• MREs are convenient to eat since they require no preparation. It makes a great addition to any survival kit and for taking on outdoor trips or in case of an emergency evacuation. You could even say they are the ultimate survival food.

The Cons of MREs

  • MREs have a reputation for not being tasty. Although MREs taste much better than they used to, some people may still find the taste off-putting.
  • MREs have a high sodium and preservative content. Like any shelf-stable food, MREs are also not ideal for long-term consumption.
  • They are costly. The price of MREs can be too expensive, especially when considering each MRE’s content. Some people may even find the contents lacking in taste and quality.
  • The packaging is not as secure as canned food. Although designed for rough conditions and preferred for being lightweight, their foil pouches are also susceptible to puncture.

Food Bars

Food bars are the go-to energy sources for fast-paced people who usually don’t have the time to sit down for a proper meal. Although not intended to substitute for a decent meal, survivalists may want to include a stash in their stockpile as it makes for a great snack.

In real survival situations, you must ration your freeze-dried, dehydrated, and canned foods. One way of doing this is opting for food bars instead of popping a can of Spam open.

The Pros of Food Bars

  • Food bars are pretty cheap. You can stock up on them in large quantities because they are great for tiding over hunger pangs when rationing primary food sources.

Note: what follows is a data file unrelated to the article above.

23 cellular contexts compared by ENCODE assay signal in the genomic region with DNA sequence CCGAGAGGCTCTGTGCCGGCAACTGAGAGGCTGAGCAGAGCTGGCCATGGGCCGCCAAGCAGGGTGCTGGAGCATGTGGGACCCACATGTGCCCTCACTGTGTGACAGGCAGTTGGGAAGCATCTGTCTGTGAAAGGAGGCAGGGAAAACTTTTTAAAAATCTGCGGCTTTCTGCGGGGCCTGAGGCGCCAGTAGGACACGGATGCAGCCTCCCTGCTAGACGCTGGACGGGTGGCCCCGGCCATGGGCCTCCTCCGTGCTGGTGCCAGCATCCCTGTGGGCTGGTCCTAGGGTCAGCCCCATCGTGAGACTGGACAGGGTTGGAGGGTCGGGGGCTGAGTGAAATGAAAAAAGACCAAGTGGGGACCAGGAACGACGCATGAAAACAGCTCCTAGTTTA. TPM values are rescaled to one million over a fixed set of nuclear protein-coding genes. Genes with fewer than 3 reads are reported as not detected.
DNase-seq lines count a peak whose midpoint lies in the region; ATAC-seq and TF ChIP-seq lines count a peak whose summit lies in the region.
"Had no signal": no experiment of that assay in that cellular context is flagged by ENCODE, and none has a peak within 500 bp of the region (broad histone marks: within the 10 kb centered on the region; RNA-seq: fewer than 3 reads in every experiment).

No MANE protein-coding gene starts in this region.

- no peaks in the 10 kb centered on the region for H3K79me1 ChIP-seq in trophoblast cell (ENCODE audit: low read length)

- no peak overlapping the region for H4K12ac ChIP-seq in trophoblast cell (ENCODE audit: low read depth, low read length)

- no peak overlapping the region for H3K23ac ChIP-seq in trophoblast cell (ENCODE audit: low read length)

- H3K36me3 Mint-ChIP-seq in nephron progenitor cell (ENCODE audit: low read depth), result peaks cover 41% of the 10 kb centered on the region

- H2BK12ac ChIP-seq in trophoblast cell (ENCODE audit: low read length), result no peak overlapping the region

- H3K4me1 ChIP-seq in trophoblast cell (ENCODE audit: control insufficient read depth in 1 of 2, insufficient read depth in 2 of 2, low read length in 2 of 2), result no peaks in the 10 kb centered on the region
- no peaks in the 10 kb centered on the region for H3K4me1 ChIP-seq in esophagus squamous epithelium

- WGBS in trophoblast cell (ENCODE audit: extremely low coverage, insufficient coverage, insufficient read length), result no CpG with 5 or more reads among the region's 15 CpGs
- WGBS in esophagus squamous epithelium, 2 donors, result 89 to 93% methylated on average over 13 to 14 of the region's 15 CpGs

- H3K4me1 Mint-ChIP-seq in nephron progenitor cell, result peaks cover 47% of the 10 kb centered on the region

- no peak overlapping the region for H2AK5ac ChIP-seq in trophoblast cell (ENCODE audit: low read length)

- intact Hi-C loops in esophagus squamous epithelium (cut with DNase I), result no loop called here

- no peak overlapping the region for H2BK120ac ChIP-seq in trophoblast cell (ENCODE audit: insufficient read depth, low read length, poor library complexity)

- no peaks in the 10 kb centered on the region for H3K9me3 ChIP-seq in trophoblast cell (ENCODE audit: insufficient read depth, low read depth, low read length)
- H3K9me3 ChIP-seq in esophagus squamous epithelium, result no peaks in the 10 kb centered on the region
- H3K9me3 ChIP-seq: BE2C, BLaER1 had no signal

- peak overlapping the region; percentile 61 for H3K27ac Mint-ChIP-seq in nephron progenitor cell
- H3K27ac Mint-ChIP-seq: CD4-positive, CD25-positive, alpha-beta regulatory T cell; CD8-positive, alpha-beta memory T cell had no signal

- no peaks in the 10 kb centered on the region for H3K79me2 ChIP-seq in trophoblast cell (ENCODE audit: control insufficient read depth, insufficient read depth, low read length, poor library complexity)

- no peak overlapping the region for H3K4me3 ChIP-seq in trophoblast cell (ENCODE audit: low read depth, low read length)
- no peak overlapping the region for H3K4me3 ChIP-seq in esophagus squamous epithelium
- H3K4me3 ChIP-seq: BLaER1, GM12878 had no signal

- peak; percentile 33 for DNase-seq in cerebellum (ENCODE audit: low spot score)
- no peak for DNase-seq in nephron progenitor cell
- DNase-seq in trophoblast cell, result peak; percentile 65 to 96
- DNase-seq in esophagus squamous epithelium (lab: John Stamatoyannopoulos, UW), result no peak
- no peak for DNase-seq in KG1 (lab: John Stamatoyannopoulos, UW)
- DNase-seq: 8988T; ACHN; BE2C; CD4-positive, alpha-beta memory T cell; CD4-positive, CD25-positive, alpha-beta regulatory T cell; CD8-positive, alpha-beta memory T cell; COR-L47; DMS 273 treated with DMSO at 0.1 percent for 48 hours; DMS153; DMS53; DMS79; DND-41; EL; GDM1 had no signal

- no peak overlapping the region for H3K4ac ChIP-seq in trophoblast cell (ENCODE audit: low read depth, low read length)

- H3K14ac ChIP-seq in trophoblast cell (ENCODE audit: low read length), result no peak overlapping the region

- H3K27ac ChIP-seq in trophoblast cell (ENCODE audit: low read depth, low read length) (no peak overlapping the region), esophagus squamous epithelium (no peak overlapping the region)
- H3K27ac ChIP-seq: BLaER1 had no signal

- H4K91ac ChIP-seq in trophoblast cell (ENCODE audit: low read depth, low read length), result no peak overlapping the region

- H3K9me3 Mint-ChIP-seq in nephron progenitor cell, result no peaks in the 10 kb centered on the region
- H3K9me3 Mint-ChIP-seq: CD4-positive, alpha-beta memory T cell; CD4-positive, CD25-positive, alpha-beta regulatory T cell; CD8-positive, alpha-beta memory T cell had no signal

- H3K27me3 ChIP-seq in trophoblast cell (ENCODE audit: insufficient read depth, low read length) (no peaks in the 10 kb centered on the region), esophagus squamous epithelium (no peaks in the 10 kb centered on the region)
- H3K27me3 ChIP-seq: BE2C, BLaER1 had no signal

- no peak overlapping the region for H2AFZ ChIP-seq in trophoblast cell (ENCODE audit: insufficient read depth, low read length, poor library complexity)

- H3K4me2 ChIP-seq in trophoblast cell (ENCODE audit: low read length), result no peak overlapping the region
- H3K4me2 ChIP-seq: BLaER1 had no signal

• They have a one-year shelf life.
  • They take up relatively less storage space.
  • Food bars are also calorie-dense.
  • Their compact size and portability make them ideal for kits and outdoor trips in which they are a convenient calorie source.
  • A wide variety of food bars is available on the market. You can figure out your favorite and stock up on that.

The Cons of Food Bars

  • Although food bars are a quick calorie source, they have limited nutritional value, and not everyone enjoys how they taste.
  • They are also not ideal for long-term use because of their sugar and preservative content. Besides, when you’re hungry for a meal, a food bar won’t cut it.

Grains & Beans

Grains and beans are basic life-sustaining food staples that some people can’t live without. It should naturally be included in any survivalist’s stockpile or food storage endeavors. Below are grains that are great for storing.

Soft Grains:

  • Barley
  • Hulled Oats
  • Rolled Oats
  • Rye
  • Quinoa
  • Pearled Oats

Hard Grains:

  • Flax
  • Millet
  • Kamut
  • Durum Wheat
  • Hard Red Wheat
  • Hard White Wheat
  • Buckwheat
  • Corn

The pros and cons of grains and beans for food storage will be discussed further below.

The Pros of Grains & Beans

  • Grains and beans are essentially low-cost, making them great for storing large quantities.
  • They have great nutritional value and provide variety, which matters more than we think.
  • They can have a long storage life ranging from ten to twelve years if stored properly.

The Cons Grains & Beans

  • Grains and beans are meant for storage and not portability. Grains and beans are ideal for survival situations where you do not have to leave your stockpile. Anyone who has had to buy rice from the grocery store knows it can be pretty heavy.
  • They’re not ideal for short-term emergencies as they require some lengthy preparation. Another downside to grains and beans is the required water and fuel to prepare. As for calories, large quantities will need to be consumed to achieve daily caloric requirements.
  • Grains and beans are sensitive to the elements. High humidity can cause mold to grow in your supply.


Freeze-dried, dehydrated, and canned foods are all methods of preserving food for long-term storage. Freeze-dried food has a long shelf life and retains its nutrients, but it is expensive and requires water to be reconstituted.

Dehydrated food is more affordable and can also extend shelf life, but it takes longer to reconstitute and may lose some flavor. Canned food is readily edible and can last several years, but it may contain high sodium levels and preservatives. It is essential to consider the pros and cons of each method to choose the best option for your nutritional needs and storage capabilities.